Complementary encoder of stealth signal is proposed and demonstrated for coding, modulating and enhancing the privacy of optical stealth transmission. With complementary encoding, the stealth signal carried by amplified spontaneous emission (ASE) light keeps the same characteristic to ASE noise and can be concealed well under public channel. The experiment results demonstrate the feasibility of the scheme and show the stealth signal has the same impact on public channel in transmission performance, compared to the ASE noise.
© 2014 Optical Society of America
With the development of optical networks, it is more important to promise the optical communication networks are secured. Variously approaches to enhance the security in optical networks had been researched [1–4]. Dissimilar to quantum private communication and chaos encryption, optical steganography build a private channel over the existed public channel, making it undetectable [5, 6]. In previous optical steganography methods, to get a parallel characteristic with the noise in optical networks, most attention are paid on stretching the optical spectrum and decreasing the peak power of optical pulse [5–8]. Recently, an optical steganography scheme based on Mach-Zehnder interferometer (MZI) has been proposed and demonstrated which use amplified spontaneous emission (ASE) noise as a carrier to transmit data signal [9, 10].
In this paper, we propose a complementary encoder based on wavelength selection switch (WSS). With the complementary encoder, we demonstrate the transmission of optical stealth signal hidden under a public wavelength-diversion multiplexing (WDM) network. In this optical stealth transmission system, stealth signal is generated by an ASE light source which have the same characteristic with the ASE noise in the optical networks. Being complementary encoded, the ASE signal keep the characteristic undifferentiated and is covered by public signal effectively both in temporal and spectral domain after combing with public channel. By correctly decoding, error free detection of stealth channel can be achieved over 40 km single model fiber (SMF).
2. Complementary coding optical steganopgraphy
In the optical stealth communication system, to improve the private in temporal domain for stealth channel we should try to stretch the optical pulse through optical code division multiple access (OCDMA) encoder or chromatic dispersion device. However, the bandwidth for optical signal is difficult to change unless through nonlinear processing. Thus, it is a good approach to choose an optical source with widely bandwidth for enhancing security in spectral domain of stealth channel. ASE light source based optical stealth scheme can feet thus demand both in temporal and spectral domain [9, 10]. In our optical stealth transmission system, we employ complementary coding and modulation scheme without changing the characteristic of the ASE light.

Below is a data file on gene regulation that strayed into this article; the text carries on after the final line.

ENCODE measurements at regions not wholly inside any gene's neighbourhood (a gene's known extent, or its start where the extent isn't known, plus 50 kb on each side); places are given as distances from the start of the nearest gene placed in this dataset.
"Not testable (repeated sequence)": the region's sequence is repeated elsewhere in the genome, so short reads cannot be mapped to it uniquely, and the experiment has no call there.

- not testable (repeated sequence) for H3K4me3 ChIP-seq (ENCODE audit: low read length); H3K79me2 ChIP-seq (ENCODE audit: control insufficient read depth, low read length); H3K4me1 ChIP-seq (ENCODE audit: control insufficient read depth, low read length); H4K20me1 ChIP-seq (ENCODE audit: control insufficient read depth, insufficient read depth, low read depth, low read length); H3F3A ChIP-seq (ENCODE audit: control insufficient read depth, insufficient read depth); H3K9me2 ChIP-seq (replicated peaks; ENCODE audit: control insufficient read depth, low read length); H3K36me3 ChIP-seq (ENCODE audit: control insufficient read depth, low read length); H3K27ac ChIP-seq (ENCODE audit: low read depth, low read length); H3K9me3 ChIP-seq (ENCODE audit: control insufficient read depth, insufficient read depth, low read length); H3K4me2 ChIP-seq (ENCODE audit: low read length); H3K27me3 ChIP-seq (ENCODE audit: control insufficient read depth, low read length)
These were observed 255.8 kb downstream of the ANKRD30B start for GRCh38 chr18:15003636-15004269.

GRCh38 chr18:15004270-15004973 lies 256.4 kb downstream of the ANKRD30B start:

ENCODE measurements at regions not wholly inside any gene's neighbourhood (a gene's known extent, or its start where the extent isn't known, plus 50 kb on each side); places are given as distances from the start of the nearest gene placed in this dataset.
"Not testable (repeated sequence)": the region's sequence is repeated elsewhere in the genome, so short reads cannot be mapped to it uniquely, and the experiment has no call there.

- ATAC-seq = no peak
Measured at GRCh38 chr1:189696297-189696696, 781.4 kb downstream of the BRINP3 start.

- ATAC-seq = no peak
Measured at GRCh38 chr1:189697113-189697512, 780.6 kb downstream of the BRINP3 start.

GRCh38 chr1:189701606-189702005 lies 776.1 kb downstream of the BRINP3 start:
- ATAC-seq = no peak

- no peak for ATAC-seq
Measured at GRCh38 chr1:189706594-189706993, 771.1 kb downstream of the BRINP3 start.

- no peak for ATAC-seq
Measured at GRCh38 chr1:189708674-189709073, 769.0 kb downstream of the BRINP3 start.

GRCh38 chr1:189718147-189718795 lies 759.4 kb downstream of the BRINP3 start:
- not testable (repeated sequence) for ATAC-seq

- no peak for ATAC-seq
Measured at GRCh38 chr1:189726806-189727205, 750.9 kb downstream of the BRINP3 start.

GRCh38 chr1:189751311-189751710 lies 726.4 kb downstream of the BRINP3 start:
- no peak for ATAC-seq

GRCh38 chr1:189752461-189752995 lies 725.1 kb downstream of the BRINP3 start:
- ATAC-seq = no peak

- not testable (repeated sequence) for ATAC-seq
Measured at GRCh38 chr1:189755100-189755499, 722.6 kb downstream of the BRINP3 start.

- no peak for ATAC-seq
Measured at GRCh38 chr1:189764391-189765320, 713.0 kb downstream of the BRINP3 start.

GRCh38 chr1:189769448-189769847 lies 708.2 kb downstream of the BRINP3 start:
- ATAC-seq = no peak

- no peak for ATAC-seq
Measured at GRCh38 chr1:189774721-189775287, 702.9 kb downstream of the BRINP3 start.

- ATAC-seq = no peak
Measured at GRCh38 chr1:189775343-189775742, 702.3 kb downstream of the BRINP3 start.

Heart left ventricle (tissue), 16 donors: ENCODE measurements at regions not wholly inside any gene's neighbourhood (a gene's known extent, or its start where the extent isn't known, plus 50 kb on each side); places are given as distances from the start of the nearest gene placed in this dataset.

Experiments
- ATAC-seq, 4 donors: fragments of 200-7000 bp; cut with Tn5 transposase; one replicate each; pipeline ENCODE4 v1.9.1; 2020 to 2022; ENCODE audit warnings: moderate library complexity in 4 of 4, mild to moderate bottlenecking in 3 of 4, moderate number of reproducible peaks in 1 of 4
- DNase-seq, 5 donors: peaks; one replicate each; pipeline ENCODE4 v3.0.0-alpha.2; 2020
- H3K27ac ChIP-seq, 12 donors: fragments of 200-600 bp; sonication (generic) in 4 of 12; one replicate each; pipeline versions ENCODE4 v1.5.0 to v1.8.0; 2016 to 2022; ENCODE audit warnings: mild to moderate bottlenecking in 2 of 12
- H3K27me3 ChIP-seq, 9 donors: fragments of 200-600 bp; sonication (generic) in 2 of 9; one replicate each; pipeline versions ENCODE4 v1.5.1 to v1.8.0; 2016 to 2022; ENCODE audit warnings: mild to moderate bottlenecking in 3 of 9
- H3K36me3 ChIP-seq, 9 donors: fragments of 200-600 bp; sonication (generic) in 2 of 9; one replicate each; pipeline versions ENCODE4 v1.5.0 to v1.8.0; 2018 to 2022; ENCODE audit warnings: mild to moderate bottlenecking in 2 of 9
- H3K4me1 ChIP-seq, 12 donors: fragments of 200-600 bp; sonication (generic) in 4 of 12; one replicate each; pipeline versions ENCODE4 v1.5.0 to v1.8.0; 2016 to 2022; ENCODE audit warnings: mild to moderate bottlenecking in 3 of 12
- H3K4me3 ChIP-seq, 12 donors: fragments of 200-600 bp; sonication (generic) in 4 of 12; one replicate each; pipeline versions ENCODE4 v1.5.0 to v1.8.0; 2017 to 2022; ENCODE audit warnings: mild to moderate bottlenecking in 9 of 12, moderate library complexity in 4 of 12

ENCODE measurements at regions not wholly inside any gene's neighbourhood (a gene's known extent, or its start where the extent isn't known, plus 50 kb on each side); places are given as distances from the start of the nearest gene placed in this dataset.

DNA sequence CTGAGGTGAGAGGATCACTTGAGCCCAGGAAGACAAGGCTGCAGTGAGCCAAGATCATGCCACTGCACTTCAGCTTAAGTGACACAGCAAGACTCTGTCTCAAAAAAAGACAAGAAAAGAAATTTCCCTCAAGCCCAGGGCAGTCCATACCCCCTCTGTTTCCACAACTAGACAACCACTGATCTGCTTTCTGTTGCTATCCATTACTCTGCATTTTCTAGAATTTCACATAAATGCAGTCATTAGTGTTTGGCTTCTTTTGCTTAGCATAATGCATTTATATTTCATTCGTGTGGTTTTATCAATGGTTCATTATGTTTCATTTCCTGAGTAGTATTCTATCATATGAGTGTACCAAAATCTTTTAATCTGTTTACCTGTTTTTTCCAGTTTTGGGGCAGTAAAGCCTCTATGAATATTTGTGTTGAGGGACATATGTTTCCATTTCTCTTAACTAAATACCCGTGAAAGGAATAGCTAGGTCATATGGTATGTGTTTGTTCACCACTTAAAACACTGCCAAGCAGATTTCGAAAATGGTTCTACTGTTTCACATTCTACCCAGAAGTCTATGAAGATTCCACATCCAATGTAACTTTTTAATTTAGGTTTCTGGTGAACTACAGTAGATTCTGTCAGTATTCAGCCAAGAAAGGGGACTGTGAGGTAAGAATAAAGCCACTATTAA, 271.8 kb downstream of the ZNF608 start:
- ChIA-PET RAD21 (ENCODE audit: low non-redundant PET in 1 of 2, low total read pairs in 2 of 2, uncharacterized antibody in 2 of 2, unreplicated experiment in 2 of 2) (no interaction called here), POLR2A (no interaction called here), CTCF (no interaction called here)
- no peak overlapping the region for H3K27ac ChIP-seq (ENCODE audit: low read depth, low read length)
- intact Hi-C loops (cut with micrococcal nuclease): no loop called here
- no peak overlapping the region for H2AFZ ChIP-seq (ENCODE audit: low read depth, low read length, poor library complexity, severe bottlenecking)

We experimentally demonstrate the complementary coding and modulation scheme. Figure 1 shows the setup of complementary encoder in the optical stealth transmission system. An ASE light is injected to a WSS which is on 50 GHz ITU-T grid and has 96 channels in total. The WSS is a maturely commercial device, and can easily reassign the channel in a short time less than one second. The first port of WSS is encoded with one code which we define it as Code and the second port is encoded with the complementary code which we define it as Code*. The encoded signal by Code is modulated by intensity modulator using 27-1 pseudo-random binary sequence (PRBS) at 2.5 Gb/s while the complementary encoded signal is modulated by another intensity modulator using the opposite 2.5 Gb/s PRBS. An optical tunable delay line (OTDL) is selected to adjust the delay for signal of the two ports. In addition, two variable optical attentions (VOA) are used to equalize the optical average power of the two signals. Two path signals are coupled by a 50:50 optical coupler.
The measured results of the ASE signal both in temporal and spectral domain are shown in Fig. 2. As shown in Fig. 2(a), two opposite codes are used in the experiment and the combined signal has the similar spectrum with ASE signal. Figures 2(b) and 2(c) show the waveform of encoded signal and complementary encoded signal, while Figs. 2(d) and 2(e) are the waveform of original and combined signal. Thus, the complementary coding and modulation do not transform the characteristic ASE signal in temporal and spectral domain. After 40 km transmission in single model fiber (SMF), Fig. 2(f) shows the waveform of decoded signal by a WSS with the same code to Code. Influenced by the inexactitude of dispersion compensating, Figs. 2(b) and 2(f) have less difference.
Thus, the complementary encoder completes both the coding and modulation for ASE signal without changing its characteristic. We should note that the WSS is programmable. The code corresponds to the wavelength, “1” represents the corresponding wavelength is turned on while “0” is turned off.